Understanding the science behind breakouts may help you minimize the number of pimples that pop up.
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Pimples are no fun. And despite those reassurances we got as awkward teenagers that we’d grow out of them, many of us still deal with acne—at least occasionally—as adults.

But have you ever wondered exactly what’s going on in your body that’s causing those zits? Sure, you know it has something to do with oil and dirt and hormones, but what’s with the redness and swelling, and those whiteheads just begging to be popped?

This video from the American Chemical Society breaks down breakouts like we’ve never seen before. Not only is it a fascinating look at what goes on beneath the surface of your face, but it may help you better understand why blemishes happen, and how to prevent them in the future.

In short, the video says, it’s all about P. acnes, the bacteria most commonly blamed for causing pimples. When excess oil production leads to clogged hair follicles, dead skin cells can build up underneath and feed the growth of these bacteria. That kicks the body’s immune system into play, rushing blood and germ-fighting white blood cells to the area—hence the redness and (eww) sometimes even pus.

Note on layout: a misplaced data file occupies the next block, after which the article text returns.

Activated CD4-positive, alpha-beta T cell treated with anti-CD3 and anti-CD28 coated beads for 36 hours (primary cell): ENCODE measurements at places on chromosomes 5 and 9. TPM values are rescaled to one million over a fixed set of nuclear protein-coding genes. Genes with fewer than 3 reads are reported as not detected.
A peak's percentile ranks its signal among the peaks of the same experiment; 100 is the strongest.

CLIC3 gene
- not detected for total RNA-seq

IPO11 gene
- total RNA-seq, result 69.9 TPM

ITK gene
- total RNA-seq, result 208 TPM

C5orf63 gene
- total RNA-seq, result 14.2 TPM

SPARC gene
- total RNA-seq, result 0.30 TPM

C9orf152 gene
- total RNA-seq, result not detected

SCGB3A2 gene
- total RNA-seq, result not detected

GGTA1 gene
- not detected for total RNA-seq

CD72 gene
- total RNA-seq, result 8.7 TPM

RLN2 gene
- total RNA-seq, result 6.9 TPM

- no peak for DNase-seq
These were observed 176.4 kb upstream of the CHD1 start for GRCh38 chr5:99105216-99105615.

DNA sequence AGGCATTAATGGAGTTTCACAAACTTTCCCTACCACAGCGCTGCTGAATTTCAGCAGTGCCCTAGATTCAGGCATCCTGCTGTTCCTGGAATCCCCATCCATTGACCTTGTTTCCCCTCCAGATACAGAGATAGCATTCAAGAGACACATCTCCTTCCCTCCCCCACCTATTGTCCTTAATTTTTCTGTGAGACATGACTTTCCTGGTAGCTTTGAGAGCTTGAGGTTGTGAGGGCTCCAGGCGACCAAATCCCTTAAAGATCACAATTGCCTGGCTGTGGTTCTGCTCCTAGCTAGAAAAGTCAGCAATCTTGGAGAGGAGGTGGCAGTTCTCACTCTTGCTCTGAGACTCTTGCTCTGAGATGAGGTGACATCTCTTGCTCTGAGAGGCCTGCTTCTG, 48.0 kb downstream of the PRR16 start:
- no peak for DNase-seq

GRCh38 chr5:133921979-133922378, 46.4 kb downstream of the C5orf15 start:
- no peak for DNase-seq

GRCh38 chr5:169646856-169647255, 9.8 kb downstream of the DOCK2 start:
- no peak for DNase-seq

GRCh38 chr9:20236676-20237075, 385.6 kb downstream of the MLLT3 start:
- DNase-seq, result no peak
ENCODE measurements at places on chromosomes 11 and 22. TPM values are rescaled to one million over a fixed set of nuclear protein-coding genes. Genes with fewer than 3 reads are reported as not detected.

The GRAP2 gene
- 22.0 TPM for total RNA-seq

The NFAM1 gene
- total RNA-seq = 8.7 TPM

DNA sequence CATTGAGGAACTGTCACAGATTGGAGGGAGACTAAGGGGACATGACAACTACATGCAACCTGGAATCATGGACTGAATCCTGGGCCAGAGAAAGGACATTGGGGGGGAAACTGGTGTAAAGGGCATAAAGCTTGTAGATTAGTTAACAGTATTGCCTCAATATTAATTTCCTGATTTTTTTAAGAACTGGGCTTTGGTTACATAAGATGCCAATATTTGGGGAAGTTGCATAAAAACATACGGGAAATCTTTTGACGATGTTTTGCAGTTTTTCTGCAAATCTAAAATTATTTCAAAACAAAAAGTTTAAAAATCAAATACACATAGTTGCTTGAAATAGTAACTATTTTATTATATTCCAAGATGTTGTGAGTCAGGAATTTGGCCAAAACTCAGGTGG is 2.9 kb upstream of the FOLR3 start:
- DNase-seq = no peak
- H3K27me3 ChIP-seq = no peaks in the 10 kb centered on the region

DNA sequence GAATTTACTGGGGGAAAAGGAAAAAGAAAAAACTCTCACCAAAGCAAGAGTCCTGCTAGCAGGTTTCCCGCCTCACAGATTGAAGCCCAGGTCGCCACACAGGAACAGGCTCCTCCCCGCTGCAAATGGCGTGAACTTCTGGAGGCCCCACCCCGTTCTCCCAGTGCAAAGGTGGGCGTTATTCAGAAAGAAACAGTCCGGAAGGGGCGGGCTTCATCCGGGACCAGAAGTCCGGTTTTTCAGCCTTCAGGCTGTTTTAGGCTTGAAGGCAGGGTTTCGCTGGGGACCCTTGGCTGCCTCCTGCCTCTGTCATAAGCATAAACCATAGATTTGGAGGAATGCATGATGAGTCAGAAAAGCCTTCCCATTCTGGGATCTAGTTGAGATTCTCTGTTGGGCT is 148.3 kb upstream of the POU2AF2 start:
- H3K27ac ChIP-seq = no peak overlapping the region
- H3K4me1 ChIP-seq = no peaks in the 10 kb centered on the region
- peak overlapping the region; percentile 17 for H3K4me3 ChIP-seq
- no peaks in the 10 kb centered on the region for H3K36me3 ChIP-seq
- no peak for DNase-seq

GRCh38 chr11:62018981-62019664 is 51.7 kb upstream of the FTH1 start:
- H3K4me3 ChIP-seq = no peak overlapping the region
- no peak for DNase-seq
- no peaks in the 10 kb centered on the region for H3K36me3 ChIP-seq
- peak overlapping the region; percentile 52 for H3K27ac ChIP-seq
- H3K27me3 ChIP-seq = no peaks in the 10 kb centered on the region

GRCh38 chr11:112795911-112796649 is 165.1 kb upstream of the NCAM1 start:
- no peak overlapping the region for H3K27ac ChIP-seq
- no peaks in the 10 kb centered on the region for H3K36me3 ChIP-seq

So what can you do about acne? The video suggests avoiding refined carbohydrates (yes, there’s evidence that there may be some truth to the old wives’ tale about sugary foods) and using a face wash with benzoyl peroxide or salicylic acid. If we could add some additional advice, be smart about the makeup you wear, and change your pillowcase regularly, too.

Hopefully, these skin-healthy habits will keep you mostly blemish-free—although the occasional spot is sure to pop up now and again. If you still have a frequent problem with acne, ask your doctor if antibiotics, retinoids, or birth control pills might help clear it up.